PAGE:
The 2011 assassination of Osama bin Laden

In May 2011, the US organized an operation that led to the assassination of Osama bin Laden and several others. This execution-style murder—contemporaneous media accounts that portrayed bin Laden as armed and fighting to the death were later discredited—was followed by the removal of the body and secret burial at sea.

The circumstances of this killing underscored the murky relationship between Al Qaeda and US imperialism. The Saudi millionaire was first recruited as a militant in the CIA-controlled mujahedeen war in Afghanistan against the Soviet-backed government in the 1980s. He later allied himself with the Taliban, who ruled Afghanistan with the open support of the Pakistani military and the tacit backing of Washington. He was found, not in the proverbial cave, but living in an expensive compound in a town only 40 miles from the headquarters of the Pakistani army, “the equivalent of a fugitive hiding next to a police station.”

Bin Laden’s death illuminated the crisis of American democracy. A Perspective column by David North pointed out that the Obama administration’s attempts to manufacture public enthusiasm over the killing had fallen flat. The liberal media responded to any expressions of doubt over the assassination with furious denunciations. “I want memory, and justice, and revenge,” Maureen Dowd shouted on the pages of the New York Times. “The really insane assumption behind some of the second guessing is that killing Osama somehow makes us like Osama, as if all killing is the same.”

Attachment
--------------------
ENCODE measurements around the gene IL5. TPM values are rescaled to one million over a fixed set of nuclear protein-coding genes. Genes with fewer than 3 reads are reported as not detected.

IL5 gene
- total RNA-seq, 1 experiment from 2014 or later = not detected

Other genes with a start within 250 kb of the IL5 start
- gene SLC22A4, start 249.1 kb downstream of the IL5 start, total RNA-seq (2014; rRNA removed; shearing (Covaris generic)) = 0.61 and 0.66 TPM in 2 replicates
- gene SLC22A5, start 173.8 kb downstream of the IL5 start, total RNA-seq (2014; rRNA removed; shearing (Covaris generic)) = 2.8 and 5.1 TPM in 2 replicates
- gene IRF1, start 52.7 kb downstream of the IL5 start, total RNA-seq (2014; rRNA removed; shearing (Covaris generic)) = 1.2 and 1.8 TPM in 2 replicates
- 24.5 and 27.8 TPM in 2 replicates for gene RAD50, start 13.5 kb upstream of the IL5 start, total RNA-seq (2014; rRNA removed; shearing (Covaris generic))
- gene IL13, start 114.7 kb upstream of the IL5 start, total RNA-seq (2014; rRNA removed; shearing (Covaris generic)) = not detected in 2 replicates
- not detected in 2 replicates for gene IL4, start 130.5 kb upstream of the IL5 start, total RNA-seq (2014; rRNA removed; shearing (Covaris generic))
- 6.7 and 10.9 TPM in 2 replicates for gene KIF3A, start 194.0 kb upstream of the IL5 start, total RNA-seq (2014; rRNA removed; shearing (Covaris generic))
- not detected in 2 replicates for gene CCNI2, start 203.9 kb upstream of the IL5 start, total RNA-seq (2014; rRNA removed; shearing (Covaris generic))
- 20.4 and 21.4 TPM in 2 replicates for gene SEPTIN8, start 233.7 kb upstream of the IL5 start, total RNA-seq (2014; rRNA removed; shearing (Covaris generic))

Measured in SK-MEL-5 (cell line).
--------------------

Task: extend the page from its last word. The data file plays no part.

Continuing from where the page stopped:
North replied:

Dowd has missed the irony of her remark. Assassination is, indeed, a very exceptional and illegal type of killing. Its practice by a state—and, in particular, the United States—has far-reaching political implications, since the act is recognized as the most extreme violation of democratic and legal norms. The involvement of the United States in political assassinations in the 1960s was part of a pattern of illegal actions that led to the wholesale criminality of the Nixon administration and its violations of democratic rights in the United States …

Unlimited violence, the repudiation of legality, and the suppression of democracy: this is the reactionary trajectory of contemporary American capitalism.

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